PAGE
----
Trump’s ‘America first’ agenda could easily clash with Davos’ theme of ‘Creating a Shared Future in Fractured World.’ Participants in the forum can experience an exhibit illustrating “a day in the life of a refugee,” hear about ways to uphold the Paris climate accord and promote free trade – or rub elbows with any number of leaders of African countries.

Trump and Netanyahu are expected to meet on Thursday, which will mark their first meeting since Trump announced the U.S. was recognizing Jerusalem as Israel’s capital. The two last met in September on the sidelines of the UN General Assembly in New York.

Tillerson set to meet Trudeau for N. Korea crisis talks

December 11, 2017

Image may contain: 1 person, smiling, outdoor

U.S. Secretary of State Rex Tillerson, left, looks at China’s President Xi Jinping walks to his seat during a meeting at the Great Hall of the People in Beijing, Saturday, Sept. 30, 2017. (AP Photo/Andy Wong, Pool) The Associated Press

OTTAWA (Reuters) – U.S. Secretary of State Rex Tillerson plans to meet Canadian Prime Minister Justin Trudeau next week for talks on how to address the crisis over North Korea’s nuclear weapons, an Ottawa source said on Monday.

Canada and the United States are due to co-host a meeting of foreign ministers in Vancouver in January to discuss North Korea.

During a day trip to Ottawa on Dec. 19 Tillerson will also meet Foreign Minister Chrystia Freeland, said the source, who requested anonymity because the meetings have not yet been formally announced.

North Korea has fired missiles over Japan as it pursues nuclear weapons and ballistic missiles in defiance of U.N. sanctions. Last week it said U.S. and South Korean military drills meant the outbreak of war was “an established fact”. [nL3N1OA05K]

No one in the offices of Trudeau and Freeland was immediately available for comment. The U.S. embassy in Ottawa declined to comment.

Freeland said last month that the Vancouver talks would show the unity of the international community in applying pressure on Pyongyang. [nL1N1NZ2GW]

Reporting by David Ljunggren; Editing by Andrew Hay

TPP leaders’ meeting fails to materialise amid disputes

November 10, 2017

DANANG, Vietnam (Reuters) – A planned meeting of leaders of the 11 countries in the Trans Pacific Partnership (TPP) to decide on the fate of the trade pact did not take place on Friday, amid disagreements over how to take it forward without the United States.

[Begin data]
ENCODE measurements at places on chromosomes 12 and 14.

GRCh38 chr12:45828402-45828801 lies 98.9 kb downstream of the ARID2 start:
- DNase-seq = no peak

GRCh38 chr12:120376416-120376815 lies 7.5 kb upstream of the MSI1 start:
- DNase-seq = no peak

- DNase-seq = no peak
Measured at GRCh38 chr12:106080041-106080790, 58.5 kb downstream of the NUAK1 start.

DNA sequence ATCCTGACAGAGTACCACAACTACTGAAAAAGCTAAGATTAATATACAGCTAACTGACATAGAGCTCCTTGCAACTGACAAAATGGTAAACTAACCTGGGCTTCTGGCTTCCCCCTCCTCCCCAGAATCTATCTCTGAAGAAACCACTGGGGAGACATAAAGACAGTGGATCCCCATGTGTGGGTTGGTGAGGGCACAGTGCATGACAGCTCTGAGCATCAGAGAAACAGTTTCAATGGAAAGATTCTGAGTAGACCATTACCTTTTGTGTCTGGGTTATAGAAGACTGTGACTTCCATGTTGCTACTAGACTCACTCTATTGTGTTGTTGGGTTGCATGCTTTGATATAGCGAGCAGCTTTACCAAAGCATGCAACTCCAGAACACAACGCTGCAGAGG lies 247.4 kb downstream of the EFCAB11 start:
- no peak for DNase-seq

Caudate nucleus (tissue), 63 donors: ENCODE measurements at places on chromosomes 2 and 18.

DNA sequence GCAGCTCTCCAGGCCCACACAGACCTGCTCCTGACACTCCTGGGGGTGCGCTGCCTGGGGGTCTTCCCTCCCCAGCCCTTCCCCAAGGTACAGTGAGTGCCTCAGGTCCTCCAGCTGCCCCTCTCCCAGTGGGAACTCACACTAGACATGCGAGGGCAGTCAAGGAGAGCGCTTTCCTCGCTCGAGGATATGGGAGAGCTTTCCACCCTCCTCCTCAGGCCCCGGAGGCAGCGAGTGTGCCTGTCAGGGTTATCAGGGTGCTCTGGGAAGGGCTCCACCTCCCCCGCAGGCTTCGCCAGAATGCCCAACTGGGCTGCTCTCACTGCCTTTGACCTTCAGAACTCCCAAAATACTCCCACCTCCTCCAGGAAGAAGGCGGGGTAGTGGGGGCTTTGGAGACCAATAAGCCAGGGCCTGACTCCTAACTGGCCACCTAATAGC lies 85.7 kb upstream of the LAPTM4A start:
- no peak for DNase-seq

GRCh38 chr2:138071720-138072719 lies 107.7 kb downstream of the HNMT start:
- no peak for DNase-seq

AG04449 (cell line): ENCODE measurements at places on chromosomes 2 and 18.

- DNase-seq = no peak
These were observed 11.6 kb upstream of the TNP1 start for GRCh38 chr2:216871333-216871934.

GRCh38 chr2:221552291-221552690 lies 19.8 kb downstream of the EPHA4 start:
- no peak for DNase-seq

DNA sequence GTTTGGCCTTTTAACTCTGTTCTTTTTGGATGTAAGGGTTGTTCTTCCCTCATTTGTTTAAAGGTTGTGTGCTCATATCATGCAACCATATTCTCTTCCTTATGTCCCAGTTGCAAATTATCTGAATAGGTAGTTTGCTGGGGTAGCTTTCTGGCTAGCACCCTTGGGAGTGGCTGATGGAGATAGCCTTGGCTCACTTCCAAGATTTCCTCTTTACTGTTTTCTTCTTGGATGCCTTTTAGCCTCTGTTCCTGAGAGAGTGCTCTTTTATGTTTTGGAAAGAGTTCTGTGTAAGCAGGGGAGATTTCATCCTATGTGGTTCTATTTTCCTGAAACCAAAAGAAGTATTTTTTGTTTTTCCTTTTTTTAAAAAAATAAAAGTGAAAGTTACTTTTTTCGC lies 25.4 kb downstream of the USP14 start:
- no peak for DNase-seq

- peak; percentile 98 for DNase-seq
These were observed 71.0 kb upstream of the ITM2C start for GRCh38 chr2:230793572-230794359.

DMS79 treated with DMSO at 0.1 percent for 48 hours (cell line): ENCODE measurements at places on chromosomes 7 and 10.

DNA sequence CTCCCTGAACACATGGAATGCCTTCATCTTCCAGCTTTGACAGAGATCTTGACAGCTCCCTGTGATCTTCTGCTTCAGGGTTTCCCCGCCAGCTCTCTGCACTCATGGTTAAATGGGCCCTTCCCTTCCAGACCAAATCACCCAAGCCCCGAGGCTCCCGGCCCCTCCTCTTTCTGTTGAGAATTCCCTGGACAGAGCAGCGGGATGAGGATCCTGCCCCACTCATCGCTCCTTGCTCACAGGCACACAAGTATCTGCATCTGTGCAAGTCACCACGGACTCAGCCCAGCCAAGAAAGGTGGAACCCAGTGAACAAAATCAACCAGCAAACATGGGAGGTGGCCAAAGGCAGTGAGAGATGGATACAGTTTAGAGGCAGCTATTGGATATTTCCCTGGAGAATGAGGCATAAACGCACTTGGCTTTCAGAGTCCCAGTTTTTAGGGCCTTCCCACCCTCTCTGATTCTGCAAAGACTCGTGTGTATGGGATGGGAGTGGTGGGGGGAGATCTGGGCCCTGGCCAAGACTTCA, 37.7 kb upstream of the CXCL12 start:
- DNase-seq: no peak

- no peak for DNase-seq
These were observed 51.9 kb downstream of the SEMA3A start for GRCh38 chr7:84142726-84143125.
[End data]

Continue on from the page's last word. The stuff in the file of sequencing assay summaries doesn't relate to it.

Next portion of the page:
The leaders were set to meet on the sidelines of the Asia Pacific Economic Cooperation (APEC) summit in Vietnam to discuss how to push ahead with TPP.

Their meeting was preceded by conflicting comments from their delegations on Thursday, when the trade ministers met to firm up a plan to present to the leaders. Japan had said an agreement in principle had been reached, but Canada disputed that.

The spat highlighted the continuing challenge to reviving a pact whose survival was thrown into doubt when President Donald Trump ditched it, in one of his first acts in office, in favour of bilateral deal-making by the United States.

The leaders’ meeting had been scheduled for 0145 local time (0645 GMT), but Canadian Prime Minister Justin Trudeau failed to show up, according to people familiar with the matter.

“The meeting did not happen, work remains to be done and that’s what’s happening now,” a Canadian official said.

“We need to get this right and that will take the time it takes. We have to remember, the task officials had going into this week was to present options,” the official said.

Even before the planned meeting, Japanese Prime Minister Shinzo Abe had told the president of Peru – a TPP member – that he welcomed a broad agreement reached at the TPP ministerial meeting.

Canada, whose economy is the second biggest among the TPP-11 after Japan, said on Wednesday it would not be rushed into a revived TPP deal. Like Mexico, its position is further complicated by renegotiation of the North American Free Trade Agreement (NAFTA) with the Trump administration.

A Vietnamese soldier stands guard at the airport upon arrival of the U.S. President Donald Trump for the APEC Summit in Danang, Vietnam November 10, 2017. REUTERS/Kham

The TPP aims to eliminate tariffs on industrial and farm products across a bloc whose trade totalled $356 billion last year. It also has provisions for protecting everything from labour rights to the environment to intellectual property – one of the main sticking points.

The original 12 countries had reached agreement on the TPP in 2016, but Trump withdrew, throwing its very survival into doubt.

The absence of the United States had made TPP unattractive for some countries, but Japan had lobbied hard to proceed with a pact that could help to contain China’s growing regional dominance.

TPP countries are discussing suspending certain provisions of the original agreement to avoid having to renegotiate it and potentially, in the long term, to entice the United States back.